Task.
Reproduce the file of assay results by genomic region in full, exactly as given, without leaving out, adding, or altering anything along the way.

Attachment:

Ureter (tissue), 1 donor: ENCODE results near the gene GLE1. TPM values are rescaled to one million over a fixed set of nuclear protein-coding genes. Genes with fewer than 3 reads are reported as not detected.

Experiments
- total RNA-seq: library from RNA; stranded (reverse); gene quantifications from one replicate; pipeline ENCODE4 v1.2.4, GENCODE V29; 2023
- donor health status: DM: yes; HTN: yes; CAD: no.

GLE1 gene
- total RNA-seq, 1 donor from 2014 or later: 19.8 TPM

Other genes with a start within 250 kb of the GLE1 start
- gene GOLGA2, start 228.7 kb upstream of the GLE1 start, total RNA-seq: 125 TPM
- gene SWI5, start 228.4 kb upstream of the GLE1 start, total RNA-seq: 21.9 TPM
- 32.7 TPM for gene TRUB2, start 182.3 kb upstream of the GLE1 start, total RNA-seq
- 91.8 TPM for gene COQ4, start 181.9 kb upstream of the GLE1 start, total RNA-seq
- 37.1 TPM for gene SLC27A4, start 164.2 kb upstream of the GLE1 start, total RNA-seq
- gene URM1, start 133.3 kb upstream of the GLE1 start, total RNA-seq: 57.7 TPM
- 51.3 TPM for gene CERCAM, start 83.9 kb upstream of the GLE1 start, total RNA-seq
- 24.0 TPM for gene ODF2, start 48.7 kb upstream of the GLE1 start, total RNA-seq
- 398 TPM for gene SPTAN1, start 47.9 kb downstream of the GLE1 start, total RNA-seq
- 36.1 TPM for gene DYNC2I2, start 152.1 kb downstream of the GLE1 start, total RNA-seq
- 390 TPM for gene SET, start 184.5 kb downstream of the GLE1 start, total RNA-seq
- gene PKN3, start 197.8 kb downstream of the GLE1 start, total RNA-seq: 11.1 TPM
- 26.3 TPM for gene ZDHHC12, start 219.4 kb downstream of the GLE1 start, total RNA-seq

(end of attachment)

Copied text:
Ureter (tissue), 1 donor: ENCODE results near the gene GLE1. TPM values are rescaled to one million over a fixed set of nuclear protein-coding genes. Genes with fewer than 3 reads are reported as not detected.

Experiments
- total RNA-seq: library from RNA; stranded (reverse); gene quantifications from one replicate; pipeline ENCODE4 v1.2.4, GENCODE V29; 2023
- donor health status: DM: yes; HTN: yes; CAD: no.

GLE1 gene
- total RNA-seq, 1 donor from 2014 or later: 19.8 TPM

Other genes with a start within 250 kb of the GLE1 start
- gene GOLGA2, start 228.7 kb upstream of the GLE1 start, total RNA-seq: 125 TPM
- gene SWI5, start 228.4 kb upstream of the GLE1 start, total RNA-seq: 21.9 TPM
- 32.7 TPM for gene TRUB2, start 182.3 kb upstream of the GLE1 start, total RNA-seq
- 91.8 TPM for gene COQ4, start 181.9 kb upstream of the GLE1 start, total RNA-seq
- 37.1 TPM for gene SLC27A4, start 164.2 kb upstream of the GLE1 start, total RNA-seq
- gene URM1, start 133.3 kb upstream of the GLE1 start, total RNA-seq: 57.7 TPM
- 51.3 TPM for gene CERCAM, start 83.9 kb upstream of the GLE1 start, total RNA-seq
- 24.0 TPM for gene ODF2, start 48.7 kb upstream of the GLE1 start, total RNA-seq
- 398 TPM for gene SPTAN1, start 47.9 kb downstream of the GLE1 start, total RNA-seq
- 36.1 TPM for gene DYNC2I2, start 152.1 kb downstream of the GLE1 start, total RNA-seq
- 390 TPM for gene SET, start 184.5 kb downstream of the GLE1 start, total RNA-seq
- gene PKN3, start 197.8 kb downstream of the GLE1 start, total RNA-seq: 11.1 TPM
- 26.3 TPM for gene ZDHHC12, start 219.4 kb downstream of the GLE1 start, total RNA-seq